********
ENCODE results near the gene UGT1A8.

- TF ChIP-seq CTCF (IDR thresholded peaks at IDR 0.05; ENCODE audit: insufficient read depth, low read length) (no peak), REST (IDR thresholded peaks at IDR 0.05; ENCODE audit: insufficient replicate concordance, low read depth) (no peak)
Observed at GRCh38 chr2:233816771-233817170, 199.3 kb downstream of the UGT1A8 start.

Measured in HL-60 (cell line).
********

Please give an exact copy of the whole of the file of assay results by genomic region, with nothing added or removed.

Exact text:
ENCODE results near the gene UGT1A8.

- TF ChIP-seq CTCF (IDR thresholded peaks at IDR 0.05; ENCODE audit: insufficient read depth, low read length) (no peak), REST (IDR thresholded peaks at IDR 0.05; ENCODE audit: insufficient replicate concordance, low read depth) (no peak)
Observed at GRCh38 chr2:233816771-233817170, 199.3 kb downstream of the UGT1A8 start.

Measured in HL-60 (cell line).